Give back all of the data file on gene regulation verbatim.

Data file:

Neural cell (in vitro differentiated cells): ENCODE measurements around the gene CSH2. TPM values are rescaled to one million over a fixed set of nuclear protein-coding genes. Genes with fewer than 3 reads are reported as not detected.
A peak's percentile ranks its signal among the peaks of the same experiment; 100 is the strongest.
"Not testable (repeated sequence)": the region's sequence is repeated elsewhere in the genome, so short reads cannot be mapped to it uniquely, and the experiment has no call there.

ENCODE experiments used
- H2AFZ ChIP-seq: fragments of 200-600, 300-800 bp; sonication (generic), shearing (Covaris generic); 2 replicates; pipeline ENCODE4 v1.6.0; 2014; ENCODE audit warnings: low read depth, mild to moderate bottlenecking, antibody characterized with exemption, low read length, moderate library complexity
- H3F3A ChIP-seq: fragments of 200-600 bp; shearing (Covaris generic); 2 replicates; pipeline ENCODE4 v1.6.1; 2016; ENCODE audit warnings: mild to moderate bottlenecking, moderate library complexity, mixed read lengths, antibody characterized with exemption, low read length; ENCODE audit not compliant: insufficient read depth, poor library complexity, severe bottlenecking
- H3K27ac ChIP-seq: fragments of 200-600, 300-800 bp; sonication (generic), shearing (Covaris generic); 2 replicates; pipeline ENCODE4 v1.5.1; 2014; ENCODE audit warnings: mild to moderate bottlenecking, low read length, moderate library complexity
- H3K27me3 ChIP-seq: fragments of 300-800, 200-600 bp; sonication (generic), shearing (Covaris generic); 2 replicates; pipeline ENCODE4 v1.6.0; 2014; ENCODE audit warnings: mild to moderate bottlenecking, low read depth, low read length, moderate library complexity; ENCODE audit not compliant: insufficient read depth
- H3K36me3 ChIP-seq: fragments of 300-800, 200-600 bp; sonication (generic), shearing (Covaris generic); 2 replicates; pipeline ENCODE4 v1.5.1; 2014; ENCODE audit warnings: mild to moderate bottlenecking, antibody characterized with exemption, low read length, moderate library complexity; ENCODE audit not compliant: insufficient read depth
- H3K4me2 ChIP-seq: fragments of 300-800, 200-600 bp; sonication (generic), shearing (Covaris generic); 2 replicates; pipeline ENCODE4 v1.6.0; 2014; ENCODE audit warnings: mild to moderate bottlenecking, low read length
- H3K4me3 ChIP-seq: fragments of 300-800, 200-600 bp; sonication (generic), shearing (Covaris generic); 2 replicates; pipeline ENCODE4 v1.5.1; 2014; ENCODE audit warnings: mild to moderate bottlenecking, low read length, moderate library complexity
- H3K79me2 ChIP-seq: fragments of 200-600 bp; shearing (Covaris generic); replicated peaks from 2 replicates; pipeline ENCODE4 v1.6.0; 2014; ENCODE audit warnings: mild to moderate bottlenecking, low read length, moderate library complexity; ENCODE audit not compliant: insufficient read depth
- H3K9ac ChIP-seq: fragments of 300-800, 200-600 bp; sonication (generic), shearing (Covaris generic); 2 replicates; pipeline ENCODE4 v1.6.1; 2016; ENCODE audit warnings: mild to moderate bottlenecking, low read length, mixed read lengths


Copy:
Neural cell (in vitro differentiated cells): ENCODE measurements around the gene CSH2. TPM values are rescaled to one million over a fixed set of nuclear protein-coding genes. Genes with fewer than 3 reads are reported as not detected.
A peak's percentile ranks its signal among the peaks of the same experiment; 100 is the strongest.
"Not testable (repeated sequence)": the region's sequence is repeated elsewhere in the genome, so short reads cannot be mapped to it uniquely, and the experiment has no call there.

ENCODE experiments used
- H2AFZ ChIP-seq: fragments of 200-600, 300-800 bp; sonication (generic), shearing (Covaris generic); 2 replicates; pipeline ENCODE4 v1.6.0; 2014; ENCODE audit warnings: low read depth, mild to moderate bottlenecking, antibody characterized with exemption, low read length, moderate library complexity
- H3F3A ChIP-seq: fragments of 200-600 bp; shearing (Covaris generic); 2 replicates; pipeline ENCODE4 v1.6.1; 2016; ENCODE audit warnings: mild to moderate bottlenecking, moderate library complexity, mixed read lengths, antibody characterized with exemption, low read length; ENCODE audit not compliant: insufficient read depth, poor library complexity, severe bottlenecking
- H3K27ac ChIP-seq: fragments of 200-600, 300-800 bp; sonication (generic), shearing (Covaris generic); 2 replicates; pipeline ENCODE4 v1.5.1; 2014; ENCODE audit warnings: mild to moderate bottlenecking, low read length, moderate library complexity
- H3K27me3 ChIP-seq: fragments of 300-800, 200-600 bp; sonication (generic), shearing (Covaris generic); 2 replicates; pipeline ENCODE4 v1.6.0; 2014; ENCODE audit warnings: mild to moderate bottlenecking, low read depth, low read length, moderate library complexity; ENCODE audit not compliant: insufficient read depth
- H3K36me3 ChIP-seq: fragments of 300-800, 200-600 bp; sonication (generic), shearing (Covaris generic); 2 replicates; pipeline ENCODE4 v1.5.1; 2014; ENCODE audit warnings: mild to moderate bottlenecking, antibody characterized with exemption, low read length, moderate library complexity; ENCODE audit not compliant: insufficient read depth
- H3K4me2 ChIP-seq: fragments of 300-800, 200-600 bp; sonication (generic), shearing (Covaris generic); 2 replicates; pipeline ENCODE4 v1.6.0; 2014; ENCODE audit warnings: mild to moderate bottlenecking, low read length
- H3K4me3 ChIP-seq: fragments of 300-800, 200-600 bp; sonication (generic), shearing (Covaris generic); 2 replicates; pipeline ENCODE4 v1.5.1; 2014; ENCODE audit warnings: mild to moderate bottlenecking, low read length, moderate library complexity
- H3K79me2 ChIP-seq: fragments of 200-600 bp; shearing (Covaris generic); replicated peaks from 2 replicates; pipeline ENCODE4 v1.6.0; 2014; ENCODE audit warnings: mild to moderate bottlenecking, low read length, moderate library complexity; ENCODE audit not compliant: insufficient read depth
- H3K9ac ChIP-seq: fragments of 300-800, 200-600 bp; sonication (generic), shearing (Covaris generic); 2 replicates; pipeline ENCODE4 v1.6.1; 2016; ENCODE audit warnings: mild to moderate bottlenecking, low read length, mixed read lengths